Common Lisp the Language, 2nd Edition

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# 14.1. Simple Sequence Functions

Most of the following functions perform simple operations on a single sequence; make-sequence constructs a new sequence.

[Function]
elt sequence index

This returns the element of sequence specified by index, which must be a non-negative integer less than the length of the sequence as returned by length. The first element of a sequence has index 0.

(Note that elt observes the fill pointer in those vectors that have fill pointers. The array-specific function aref may be used to access vector elements that are beyond the vector's fill pointer.)

setf may be used with elt to destructively replace a sequence element with a new value.

[Function]
subseq sequence start &optional end

This returns the subsequence of sequence specified by start and end. subseq always allocates a new sequence for a result; it never shares storage with an old sequence. The result subsequence is always of the same type as the argument sequence.

setf may be used with subseq to destructively replace a subsequence with a sequence of new values; see also replace.

[Function]
copy-seq sequence

A copy is made of the argument sequence; the result is equalp to the argument but not eq to it.

```(copy-seq x) == (subseq x 0)
```

but the name copy-seq is more perspicuous when applicable.

[Function]
length sequence

The number of elements in sequence is returned as a non-negative integer. If the sequence is a vector with a fill pointer, the ``active length'' as specified by the fill pointer is returned (see section 17.5).

[Function]
reverse sequence

The result is a new sequence of the same kind as sequence, containing the same elements but in reverse order. The argument is not modified.

[Function]
nreverse sequence

The result is a sequence containing the same elements as sequence but in reverse order. The argument may be destroyed and re-used to produce the result. The result may or may not be eq to the argument, so it is usually wise to say something like (setq x (nreverse x)), because simply (nreverse x) is not guaranteed to leave a reversed value in x.

X3J13 voted in March 1989 (REMF-DESTRUCTION-UNSPECIFIED)   to clarify the permissible side effects of certain operations. When the sequence is a list, nreverse is permitted to perform a setf on any part, car or cdr, of the top-level list structure of that list. When the sequence is an array, nreverse is permitted to re-order the elements of the given array in order to produce the resulting array.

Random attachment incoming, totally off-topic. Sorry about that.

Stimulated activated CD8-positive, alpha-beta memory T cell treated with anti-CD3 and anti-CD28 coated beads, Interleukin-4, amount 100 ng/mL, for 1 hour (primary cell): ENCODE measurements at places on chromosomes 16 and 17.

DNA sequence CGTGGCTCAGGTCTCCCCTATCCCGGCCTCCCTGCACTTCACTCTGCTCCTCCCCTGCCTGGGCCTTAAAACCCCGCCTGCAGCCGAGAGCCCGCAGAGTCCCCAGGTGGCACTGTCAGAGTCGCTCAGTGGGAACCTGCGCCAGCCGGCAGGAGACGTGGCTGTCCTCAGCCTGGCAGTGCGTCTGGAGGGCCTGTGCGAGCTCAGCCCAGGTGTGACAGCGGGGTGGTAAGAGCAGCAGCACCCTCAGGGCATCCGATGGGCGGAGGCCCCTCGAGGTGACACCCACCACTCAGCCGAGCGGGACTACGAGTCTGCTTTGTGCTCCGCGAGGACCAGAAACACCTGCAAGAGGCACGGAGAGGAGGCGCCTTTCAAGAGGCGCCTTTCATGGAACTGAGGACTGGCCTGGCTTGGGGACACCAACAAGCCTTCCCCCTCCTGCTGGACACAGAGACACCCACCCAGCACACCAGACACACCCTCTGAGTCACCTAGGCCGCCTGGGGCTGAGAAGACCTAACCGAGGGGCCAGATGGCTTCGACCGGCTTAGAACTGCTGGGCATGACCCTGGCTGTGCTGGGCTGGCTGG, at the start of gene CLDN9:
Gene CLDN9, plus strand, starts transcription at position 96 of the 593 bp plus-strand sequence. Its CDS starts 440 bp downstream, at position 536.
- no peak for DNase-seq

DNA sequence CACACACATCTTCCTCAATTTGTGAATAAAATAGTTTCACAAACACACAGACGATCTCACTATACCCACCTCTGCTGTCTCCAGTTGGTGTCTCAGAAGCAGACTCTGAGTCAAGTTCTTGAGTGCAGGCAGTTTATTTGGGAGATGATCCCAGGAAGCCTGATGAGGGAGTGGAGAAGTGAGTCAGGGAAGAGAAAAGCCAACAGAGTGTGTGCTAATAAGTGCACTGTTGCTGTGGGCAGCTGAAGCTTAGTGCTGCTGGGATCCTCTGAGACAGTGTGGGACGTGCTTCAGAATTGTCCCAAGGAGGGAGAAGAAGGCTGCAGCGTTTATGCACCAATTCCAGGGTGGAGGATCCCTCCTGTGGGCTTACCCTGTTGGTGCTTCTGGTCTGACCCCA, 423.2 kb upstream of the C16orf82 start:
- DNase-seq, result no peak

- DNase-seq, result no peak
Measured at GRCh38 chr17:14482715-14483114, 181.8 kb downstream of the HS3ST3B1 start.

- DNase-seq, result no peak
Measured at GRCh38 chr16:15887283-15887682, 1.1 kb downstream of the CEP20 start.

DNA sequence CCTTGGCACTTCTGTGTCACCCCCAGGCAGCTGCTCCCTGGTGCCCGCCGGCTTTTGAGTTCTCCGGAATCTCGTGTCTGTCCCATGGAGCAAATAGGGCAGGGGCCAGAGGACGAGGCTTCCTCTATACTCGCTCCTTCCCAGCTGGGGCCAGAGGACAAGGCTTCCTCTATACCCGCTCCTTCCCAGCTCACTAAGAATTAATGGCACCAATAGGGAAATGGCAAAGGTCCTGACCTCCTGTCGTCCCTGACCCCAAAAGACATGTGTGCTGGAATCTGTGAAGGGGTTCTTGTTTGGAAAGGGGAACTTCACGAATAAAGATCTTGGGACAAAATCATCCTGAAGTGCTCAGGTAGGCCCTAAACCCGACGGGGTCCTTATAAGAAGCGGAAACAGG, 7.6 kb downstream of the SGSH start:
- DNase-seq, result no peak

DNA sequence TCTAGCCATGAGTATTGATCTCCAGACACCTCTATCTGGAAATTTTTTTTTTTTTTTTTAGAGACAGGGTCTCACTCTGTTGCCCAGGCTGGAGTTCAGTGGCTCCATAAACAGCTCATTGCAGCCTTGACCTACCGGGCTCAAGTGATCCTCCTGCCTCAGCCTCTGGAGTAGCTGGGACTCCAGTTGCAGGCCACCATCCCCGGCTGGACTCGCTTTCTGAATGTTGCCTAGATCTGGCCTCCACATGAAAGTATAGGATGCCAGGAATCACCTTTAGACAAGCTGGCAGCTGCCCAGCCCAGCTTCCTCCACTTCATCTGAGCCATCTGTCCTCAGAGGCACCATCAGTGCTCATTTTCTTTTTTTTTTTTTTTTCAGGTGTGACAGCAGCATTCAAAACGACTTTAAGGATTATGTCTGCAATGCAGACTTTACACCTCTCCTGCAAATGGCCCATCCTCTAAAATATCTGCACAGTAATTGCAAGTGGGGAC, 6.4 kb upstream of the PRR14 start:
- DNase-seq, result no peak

[Function]
make-sequence type size &key :initial-element

This returns a sequence of type type and of length size, each of whose elements has been initialized to the :initial-element argument. If specified, the :initial-element argument must be an object that can be an element of a sequence of type type. For example:

```(make-sequence '(vector double-float)
100
:initial-element 1d0)
```

If an :initial-element argument is not specified, then the sequence will be initialized in an implementation-dependent way.

X3J13 voted in January 1989 (ARGUMENTS-UNDERSPECIFIED)   to clarify that the type argument must be a type specifier, and the size argument must be a non-negative integer less than the value of array-dimension-limit.

X3J13 voted in June 1989 (SEQUENCE-TYPE-LENGTH)   to specify that make-sequence should signal an error if the sequence type specifies the number of elements and the size argument is different.

X3J13 voted in March 1989 (CHARACTER-PROPOSAL)   to specify that if type is string, the result is the same as if make-string had been called with the same size and :initial-element arguments.

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